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Okay well heres the deal, my grandmother called me other day and asked if I could come by and help her neighbor with a computer problem (They live in a senior citizens building).

So I go there and go with my grandmother down to the womans apartment. We sit there at her laptop as she asks me various questions which I will list below. So we are there for a good 15 minutes and my grandmother leaves and now its just me and the woman and 15 minutes later we wrap it up and she dismisses me and gives me $20 bucks.

I think she wants me to help her because she gets free computet lessons from a teacher at a local high school. This guy will not help anyone after class she says he tells them he only is paid for class hours and not to stay extra. She also tells me she had trouble seeing the screen when its projected.

She then asks if i can call her for a time for me to come back next week..So I am going to call her tomorrow or Monday afternoon, but I am unsire what to do when I get there like if I should plan out a lesson or what.

Heres what she had me do. Keep in mind she asked me about this.

1) She asked how to disable her popup blocker so a window for cheaptickets would appear for her homework for her computer class.

2) She asked me how to search for stuff in Google. She needed to look up entertainment in Colorado Springs, CO for her computer class.

3) She then asked me how to open Microsoft Office so she can type a eocument for her class but I told her she had to pay for it and she waa willing to. I then siggestto try and use WordPad and she was pleased with that so I taught her how to open WordPad.
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I know I'm a little late, but thought I would post anyway. When I do these things for people I rarely create any type of "lesson plan" as you indicated above. It's tough at the beginning to determine what skills they have or lack. For example, I was teaching an older couple how to use their email to send, receive, etc. They seemed to grasp the concept, but at the end, I realized that I missed a critical step which was telling them that they had to double click on IE to open the program. :D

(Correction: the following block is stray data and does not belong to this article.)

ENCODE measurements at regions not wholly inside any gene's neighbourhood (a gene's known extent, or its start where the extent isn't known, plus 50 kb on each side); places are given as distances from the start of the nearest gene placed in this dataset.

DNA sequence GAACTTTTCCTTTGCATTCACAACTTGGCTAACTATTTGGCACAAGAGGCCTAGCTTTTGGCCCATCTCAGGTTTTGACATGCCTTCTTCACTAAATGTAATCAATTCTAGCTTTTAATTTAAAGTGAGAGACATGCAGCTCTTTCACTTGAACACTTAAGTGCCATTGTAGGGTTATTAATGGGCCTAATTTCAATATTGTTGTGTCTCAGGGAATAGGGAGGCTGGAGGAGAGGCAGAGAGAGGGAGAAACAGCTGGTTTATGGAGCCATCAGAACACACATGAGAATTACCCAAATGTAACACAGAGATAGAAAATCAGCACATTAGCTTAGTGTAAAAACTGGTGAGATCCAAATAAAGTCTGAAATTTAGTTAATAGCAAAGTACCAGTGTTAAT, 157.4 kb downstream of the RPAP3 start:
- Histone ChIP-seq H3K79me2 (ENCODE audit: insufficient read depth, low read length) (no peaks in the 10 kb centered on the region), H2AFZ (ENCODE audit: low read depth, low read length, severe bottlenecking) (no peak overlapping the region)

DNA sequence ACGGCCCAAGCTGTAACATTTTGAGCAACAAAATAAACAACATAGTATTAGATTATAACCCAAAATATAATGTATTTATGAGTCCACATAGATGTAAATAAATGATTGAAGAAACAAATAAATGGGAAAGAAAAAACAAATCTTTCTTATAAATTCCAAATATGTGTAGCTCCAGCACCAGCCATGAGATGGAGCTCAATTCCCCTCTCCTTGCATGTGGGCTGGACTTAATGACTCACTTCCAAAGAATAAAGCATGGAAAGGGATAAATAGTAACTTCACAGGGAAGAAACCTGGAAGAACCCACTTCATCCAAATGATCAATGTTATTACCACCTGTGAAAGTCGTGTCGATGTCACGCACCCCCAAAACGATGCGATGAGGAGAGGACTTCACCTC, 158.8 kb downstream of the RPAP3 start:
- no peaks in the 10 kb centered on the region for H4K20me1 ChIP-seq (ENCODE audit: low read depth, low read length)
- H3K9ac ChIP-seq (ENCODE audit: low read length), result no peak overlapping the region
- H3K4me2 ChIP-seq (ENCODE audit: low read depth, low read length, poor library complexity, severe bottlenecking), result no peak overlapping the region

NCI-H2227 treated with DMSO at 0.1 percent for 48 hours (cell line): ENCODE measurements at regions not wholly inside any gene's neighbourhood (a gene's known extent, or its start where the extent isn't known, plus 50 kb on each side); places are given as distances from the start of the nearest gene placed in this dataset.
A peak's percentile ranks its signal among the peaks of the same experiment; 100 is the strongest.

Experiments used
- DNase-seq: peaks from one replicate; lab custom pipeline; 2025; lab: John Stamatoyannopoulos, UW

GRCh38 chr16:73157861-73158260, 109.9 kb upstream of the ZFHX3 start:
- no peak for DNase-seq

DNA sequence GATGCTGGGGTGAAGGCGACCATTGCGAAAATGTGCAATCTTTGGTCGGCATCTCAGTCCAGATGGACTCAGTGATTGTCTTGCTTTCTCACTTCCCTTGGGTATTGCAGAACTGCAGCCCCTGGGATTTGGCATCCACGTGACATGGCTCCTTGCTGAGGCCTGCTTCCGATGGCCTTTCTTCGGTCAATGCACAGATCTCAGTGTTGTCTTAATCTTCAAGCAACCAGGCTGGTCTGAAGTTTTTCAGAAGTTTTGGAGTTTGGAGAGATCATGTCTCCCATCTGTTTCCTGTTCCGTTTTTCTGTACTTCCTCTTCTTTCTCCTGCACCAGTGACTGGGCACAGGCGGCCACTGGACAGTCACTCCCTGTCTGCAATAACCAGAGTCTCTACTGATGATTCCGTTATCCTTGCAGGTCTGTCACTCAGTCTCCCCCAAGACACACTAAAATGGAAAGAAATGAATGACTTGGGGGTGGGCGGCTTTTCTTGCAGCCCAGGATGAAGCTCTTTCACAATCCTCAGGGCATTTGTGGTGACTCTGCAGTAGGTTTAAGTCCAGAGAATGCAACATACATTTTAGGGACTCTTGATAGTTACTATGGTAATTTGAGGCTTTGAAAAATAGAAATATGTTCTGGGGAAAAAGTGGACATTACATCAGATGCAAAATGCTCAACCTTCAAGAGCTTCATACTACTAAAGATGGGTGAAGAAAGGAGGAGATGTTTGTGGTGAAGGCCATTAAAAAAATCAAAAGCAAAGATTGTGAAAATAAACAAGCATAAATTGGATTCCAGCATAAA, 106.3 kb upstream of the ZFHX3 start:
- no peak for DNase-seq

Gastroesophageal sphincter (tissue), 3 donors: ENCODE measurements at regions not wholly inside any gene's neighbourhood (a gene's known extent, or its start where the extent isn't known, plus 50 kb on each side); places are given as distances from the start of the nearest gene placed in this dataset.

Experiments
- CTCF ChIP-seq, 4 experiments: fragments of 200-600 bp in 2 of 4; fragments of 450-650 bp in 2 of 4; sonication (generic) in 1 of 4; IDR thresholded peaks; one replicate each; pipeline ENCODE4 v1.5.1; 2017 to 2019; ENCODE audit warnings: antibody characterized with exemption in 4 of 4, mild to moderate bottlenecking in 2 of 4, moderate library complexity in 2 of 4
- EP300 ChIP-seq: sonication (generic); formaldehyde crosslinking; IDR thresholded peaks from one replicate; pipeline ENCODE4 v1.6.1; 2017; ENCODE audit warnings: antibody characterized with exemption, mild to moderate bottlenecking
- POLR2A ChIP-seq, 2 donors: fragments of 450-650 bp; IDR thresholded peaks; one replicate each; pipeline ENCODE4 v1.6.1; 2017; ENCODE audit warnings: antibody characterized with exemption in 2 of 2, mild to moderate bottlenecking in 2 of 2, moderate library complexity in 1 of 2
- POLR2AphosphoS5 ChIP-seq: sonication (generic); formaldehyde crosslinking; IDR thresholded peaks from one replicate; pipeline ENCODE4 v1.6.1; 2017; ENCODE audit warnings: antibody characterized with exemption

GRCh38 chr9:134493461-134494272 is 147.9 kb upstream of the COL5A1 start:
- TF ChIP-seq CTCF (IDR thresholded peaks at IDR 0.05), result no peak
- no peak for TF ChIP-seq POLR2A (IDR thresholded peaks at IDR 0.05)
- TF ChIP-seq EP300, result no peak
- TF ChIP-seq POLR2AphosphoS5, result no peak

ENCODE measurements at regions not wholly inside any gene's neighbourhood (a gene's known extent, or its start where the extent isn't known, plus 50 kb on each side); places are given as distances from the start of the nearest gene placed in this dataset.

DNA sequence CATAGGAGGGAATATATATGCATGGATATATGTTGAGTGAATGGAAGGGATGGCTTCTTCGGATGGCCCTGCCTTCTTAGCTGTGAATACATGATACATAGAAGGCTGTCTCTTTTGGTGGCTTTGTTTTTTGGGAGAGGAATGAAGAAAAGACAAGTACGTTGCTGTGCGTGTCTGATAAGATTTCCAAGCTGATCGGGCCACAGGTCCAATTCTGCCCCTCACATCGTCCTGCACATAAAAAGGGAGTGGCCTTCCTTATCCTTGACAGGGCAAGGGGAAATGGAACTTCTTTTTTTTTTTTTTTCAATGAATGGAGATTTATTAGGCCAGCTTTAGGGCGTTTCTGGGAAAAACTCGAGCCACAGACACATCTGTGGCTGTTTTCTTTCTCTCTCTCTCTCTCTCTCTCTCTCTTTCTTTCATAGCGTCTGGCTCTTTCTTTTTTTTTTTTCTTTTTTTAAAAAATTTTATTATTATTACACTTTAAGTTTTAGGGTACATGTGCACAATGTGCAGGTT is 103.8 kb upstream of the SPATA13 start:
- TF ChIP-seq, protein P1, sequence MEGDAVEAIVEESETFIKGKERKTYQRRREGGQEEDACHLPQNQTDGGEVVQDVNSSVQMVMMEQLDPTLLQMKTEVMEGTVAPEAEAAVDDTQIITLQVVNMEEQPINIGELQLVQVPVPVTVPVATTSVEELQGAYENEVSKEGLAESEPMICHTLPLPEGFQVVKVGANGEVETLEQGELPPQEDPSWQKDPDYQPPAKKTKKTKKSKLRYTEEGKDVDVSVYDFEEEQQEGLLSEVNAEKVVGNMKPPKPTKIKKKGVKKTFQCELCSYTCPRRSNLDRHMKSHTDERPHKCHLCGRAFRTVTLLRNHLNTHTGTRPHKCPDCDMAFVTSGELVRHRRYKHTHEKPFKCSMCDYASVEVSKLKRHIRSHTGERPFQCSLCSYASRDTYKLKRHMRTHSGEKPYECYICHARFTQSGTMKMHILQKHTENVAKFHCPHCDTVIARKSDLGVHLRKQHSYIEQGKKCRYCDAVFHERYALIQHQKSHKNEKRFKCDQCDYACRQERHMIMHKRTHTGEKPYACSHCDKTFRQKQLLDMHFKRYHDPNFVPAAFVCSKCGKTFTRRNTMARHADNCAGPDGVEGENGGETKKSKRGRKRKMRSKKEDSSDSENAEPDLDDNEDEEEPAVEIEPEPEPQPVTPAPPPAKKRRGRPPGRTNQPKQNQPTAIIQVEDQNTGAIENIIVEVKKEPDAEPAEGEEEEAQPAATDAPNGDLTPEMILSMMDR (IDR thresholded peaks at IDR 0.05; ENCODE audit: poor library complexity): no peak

It's also a great idea to show them how to do something while they take notes and then let them sit at the controls and take a stab at things. You would be surprised at how much more most people learn by doing, over watching.

It's really hard to come up with a structured program, although I do maintain small write-ups on how to do some things like email, pictures, word, etc. I've found that it's best to allow them to lead the way, because chances are, anything they want to do with the PC is something you or I don't even have to think about. So it's not like you need to do a bunch of research before training them.

But sometimes they aren't sure what they want to learn because they won't be familiar with what can actually be done with a computer. In that case, you might want to suggest something to them. Such as emailing a picture as an attachment, playing an online game, or editing and printing a family photo. I've also found it helpful to explain the way some things work during the first lesson. For example, how the internet works and what a search engine actually does for the user. Things that you and I take for granted.

Although sometimes frustrating it is also very rewarding. I had one woman I saw every week for a couple months who really caught on to things. In the end, she had purchased an iPod Touch, was ripping all her CD's to an NAS and managing her own iTunes library. It was great to see the excitement on her face when she found all this "cool stuff" she could do with her computer that she never knew was possible.

As for Word, you might want to look into the Open Office suit which will give you the best of both worlds.

Edited by Spyderturbo007, 05 April 2011 - 06:48 AM.

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